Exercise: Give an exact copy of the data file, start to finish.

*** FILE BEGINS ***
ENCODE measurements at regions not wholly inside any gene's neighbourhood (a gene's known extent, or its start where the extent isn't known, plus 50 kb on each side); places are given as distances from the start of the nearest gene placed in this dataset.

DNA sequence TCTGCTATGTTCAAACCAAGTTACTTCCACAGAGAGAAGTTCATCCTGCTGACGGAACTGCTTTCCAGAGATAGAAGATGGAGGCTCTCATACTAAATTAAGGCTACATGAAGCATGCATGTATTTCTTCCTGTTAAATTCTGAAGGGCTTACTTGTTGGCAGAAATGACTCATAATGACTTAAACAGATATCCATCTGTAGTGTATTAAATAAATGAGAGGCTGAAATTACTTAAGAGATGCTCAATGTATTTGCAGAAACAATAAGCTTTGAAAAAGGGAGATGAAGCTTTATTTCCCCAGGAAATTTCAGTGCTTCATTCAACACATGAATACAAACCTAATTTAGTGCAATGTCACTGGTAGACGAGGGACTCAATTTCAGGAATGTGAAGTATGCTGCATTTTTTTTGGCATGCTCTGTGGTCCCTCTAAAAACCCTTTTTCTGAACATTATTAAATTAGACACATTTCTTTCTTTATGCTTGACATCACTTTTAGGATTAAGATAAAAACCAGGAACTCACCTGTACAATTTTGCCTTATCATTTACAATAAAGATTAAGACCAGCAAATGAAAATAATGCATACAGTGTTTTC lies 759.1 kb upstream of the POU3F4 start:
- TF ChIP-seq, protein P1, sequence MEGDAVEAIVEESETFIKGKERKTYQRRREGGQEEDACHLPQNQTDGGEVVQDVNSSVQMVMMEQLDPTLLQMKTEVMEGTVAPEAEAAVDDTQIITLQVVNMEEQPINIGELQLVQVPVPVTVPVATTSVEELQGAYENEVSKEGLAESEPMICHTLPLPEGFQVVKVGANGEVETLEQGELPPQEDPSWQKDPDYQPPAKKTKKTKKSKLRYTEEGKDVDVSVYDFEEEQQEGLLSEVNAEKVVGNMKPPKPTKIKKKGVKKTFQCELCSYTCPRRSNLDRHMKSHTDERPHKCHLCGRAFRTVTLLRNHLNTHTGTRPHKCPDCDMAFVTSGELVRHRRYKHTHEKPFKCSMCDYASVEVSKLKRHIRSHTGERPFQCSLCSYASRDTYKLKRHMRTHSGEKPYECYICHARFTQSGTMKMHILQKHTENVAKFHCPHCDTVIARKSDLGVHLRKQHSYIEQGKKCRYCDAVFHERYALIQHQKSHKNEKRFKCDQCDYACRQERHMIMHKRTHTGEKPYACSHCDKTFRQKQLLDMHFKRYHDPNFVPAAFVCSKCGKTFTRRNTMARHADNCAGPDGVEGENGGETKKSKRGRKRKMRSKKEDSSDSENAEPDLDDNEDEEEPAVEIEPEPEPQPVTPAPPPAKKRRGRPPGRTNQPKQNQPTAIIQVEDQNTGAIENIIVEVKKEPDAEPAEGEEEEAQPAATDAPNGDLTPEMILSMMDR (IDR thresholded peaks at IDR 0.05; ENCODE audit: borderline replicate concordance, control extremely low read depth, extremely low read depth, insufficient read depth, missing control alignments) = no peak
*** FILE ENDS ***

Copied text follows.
ENCODE measurements at regions not wholly inside any gene's neighbourhood (a gene's known extent, or its start where the extent isn't known, plus 50 kb on each side); places are given as distances from the start of the nearest gene placed in this dataset.

DNA sequence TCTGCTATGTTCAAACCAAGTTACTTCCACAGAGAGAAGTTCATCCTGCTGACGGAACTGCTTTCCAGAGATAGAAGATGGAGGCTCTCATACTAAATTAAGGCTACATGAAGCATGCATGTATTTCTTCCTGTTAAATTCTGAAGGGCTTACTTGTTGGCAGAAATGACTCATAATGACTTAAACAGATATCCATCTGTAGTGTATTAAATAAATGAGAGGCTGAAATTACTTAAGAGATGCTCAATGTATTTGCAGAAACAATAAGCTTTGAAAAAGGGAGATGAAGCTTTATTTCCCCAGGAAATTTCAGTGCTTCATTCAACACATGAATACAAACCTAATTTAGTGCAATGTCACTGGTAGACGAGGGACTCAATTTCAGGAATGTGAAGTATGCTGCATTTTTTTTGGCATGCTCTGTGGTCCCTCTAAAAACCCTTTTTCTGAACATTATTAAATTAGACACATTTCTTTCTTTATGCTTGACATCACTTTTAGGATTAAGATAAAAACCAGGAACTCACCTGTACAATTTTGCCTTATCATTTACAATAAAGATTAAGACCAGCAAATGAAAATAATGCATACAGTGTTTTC lies 759.1 kb upstream of the POU3F4 start:
- TF ChIP-seq, protein P1, sequence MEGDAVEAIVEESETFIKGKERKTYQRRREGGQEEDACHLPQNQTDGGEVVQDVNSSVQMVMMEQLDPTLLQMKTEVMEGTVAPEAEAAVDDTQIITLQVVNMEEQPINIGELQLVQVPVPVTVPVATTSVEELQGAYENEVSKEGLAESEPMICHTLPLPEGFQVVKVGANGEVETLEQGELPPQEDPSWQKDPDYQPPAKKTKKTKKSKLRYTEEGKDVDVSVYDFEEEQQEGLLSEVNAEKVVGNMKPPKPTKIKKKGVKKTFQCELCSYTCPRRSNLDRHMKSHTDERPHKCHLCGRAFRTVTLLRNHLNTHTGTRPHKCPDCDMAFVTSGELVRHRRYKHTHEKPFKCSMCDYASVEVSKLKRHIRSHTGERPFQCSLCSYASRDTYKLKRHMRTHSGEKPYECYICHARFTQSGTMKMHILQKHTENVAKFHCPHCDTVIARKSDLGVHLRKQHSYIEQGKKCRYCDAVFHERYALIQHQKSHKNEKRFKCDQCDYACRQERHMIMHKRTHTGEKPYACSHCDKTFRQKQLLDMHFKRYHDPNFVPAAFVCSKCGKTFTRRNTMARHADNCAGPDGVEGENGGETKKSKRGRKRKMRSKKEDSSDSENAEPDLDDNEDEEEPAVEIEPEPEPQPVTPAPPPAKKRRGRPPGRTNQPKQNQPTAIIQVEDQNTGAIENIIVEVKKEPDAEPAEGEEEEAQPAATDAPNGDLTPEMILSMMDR (IDR thresholded peaks at IDR 0.05; ENCODE audit: borderline replicate concordance, control extremely low read depth, extremely low read depth, insufficient read depth, missing control alignments) = no peak